18. 18.

    Rahmstorf, S. et al. Exceptional twentieth-century slowdown in Atlantic Ocean overturning circulation. Nature Climate Change 5(5), 475–480 (2015).

  19. 19.

    Ortega, P. et al. A model-tested North Atlantic Oscillation reconstruction for the past millennium. Nature 523(7558), 71–74 (2015).

  20. 20.

    Atwood, A. R., Wu, E., Frierson, D. M. W., Battisti, D. S. & Sachs, J. P. Quantifying Climate Forcings and Feedbacks over the Last Millennium in the CMIP5–PMIP3 Models. Journal of Climate 29(3), 1161–1178 (2016).

  21. 21.

    Küttel, M., et al. Testing a European winter surface temperature reconstruction in a surrogate climate. Geophysical Research Letters 34(7) (2007).

  22. 22.

    Smedsrud, L. H. et al. The role of the Barents Sea in the Arctic climate system. Reviews of Geophysics 51(3), 415–449 (2013).

  23. 23.

    Trigo, R., Trigo, I., DaCamara, C. & Osborn, T. Climate impact of the European winter blocking episodes from the NCEP/NCAR reanalyses. Climate Dynamics 23(1), 17–28 (2004).

  24. 24.

    Pinto, J. G., Brücher, T., Fink, A. H. & Krüger, A. Extraordinary snow accumulations over parts of central Europe during the winter of 2005/06 and weather‐related hazards. Weather 62(1), 16–21 (2007).

  25. 25.

    Luterbacher, J. et al. Reconstruction of sea level pressure fields over the Eastern North Atlantic and Europe back to 1500. Climate Dynamics 18(7), 545–561 (2002).

  26. 26.

    Jacobeit, J. et al. Atmospheric circulation variability in the North-Atlantic-European area since the mid-seventeenth century. Climate Dynamics 20(4), 341–352 (2003).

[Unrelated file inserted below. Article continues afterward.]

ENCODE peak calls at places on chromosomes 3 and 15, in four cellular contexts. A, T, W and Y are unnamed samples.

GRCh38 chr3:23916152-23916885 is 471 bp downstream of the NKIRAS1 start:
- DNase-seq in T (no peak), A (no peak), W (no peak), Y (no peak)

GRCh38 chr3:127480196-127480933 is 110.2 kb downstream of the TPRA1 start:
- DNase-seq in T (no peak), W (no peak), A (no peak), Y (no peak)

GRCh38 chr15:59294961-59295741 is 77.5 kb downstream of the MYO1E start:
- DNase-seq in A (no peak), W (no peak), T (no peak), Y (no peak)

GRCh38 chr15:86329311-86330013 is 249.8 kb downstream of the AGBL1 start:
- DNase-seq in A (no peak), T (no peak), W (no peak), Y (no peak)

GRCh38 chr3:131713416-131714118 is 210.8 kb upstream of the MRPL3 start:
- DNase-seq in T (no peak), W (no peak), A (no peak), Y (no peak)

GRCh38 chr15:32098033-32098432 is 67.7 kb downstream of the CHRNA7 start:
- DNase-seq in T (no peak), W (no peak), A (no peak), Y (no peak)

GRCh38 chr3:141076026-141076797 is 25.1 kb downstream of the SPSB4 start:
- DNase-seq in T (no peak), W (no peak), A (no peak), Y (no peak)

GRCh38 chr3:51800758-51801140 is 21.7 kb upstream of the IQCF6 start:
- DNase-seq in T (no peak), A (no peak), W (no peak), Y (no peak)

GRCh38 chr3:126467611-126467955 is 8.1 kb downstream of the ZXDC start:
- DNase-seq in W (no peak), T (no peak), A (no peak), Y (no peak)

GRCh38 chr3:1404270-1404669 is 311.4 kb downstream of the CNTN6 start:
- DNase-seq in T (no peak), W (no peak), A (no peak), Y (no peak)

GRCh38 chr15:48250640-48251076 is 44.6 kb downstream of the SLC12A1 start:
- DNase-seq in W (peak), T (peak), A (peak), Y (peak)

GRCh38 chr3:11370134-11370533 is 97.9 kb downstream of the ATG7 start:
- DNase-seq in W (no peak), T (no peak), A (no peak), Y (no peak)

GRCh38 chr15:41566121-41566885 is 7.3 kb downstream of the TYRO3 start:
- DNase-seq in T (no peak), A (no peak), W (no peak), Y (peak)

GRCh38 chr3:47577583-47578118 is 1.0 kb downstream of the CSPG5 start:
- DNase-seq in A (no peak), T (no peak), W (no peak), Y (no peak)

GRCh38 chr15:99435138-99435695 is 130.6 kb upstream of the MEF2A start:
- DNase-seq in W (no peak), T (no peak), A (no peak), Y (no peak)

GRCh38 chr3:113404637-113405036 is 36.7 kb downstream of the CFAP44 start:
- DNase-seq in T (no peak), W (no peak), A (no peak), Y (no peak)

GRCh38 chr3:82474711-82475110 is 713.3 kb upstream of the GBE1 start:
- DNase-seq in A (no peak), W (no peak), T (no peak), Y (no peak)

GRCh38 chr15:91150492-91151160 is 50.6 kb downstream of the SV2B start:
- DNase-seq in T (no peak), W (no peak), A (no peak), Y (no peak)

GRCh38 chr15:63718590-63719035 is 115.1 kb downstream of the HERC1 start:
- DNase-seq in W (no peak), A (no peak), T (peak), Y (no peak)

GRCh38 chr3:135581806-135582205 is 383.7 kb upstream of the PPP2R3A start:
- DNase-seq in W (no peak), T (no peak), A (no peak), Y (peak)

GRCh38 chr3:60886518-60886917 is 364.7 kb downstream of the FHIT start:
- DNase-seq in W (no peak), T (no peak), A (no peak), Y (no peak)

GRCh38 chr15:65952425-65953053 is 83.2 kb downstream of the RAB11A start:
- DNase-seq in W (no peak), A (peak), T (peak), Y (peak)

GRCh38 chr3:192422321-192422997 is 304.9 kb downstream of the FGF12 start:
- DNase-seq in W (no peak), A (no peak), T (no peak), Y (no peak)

27. 27.

    Eriksson, C., Omstedt, A., Overland, J. E., Percival, D. B. & Mofjeld, H. O. Characterizing the European sub-Arctic winter climate since 1500 using ice, temperature, and atmospheric circulation time series. Journal of Climate 20(21), 5316–5334 (2007).

  28. 28.

    Jungclaus, J. H., Lohmann, K. & Zanchettin, D. Enhanced 20th century heat transfer to the Arctic simulated in context of climate variations over last millennium. Climate of the Past 10, 2201–2213 (2014).

  29. 29.

    Lozier, M. S., Roussenov, V., Reed, M. S. & Williams, R. G. Opposing decadal changes for the North Atlantic meridional overturning circulation. Nature Geoscience 3(10), 728–734 (2010).

  30. 30.

    Moreno-Chamarro, E., Zanchettin, D., Lohmann, K. & Jungclaus, J. H. An abrupt weakening of the subpolar gyre as trigger of Little Ice Age-type episodes. Climate Dynamics 48(3), 727–744 (2017).

  31. 31.

    Reynolds, D. J. et al. Annually resolved North Atlantic marine climate over the last millennium. Nature Communications 7 (2016).

  32. 32.

    Copard, K. et al. Late Holocene intermediate water variability in the northeastern Atlantic as recorded by deep-sea corals. Earth and Planetary Science Letters 313, 34–44 (2012).

  33. 33.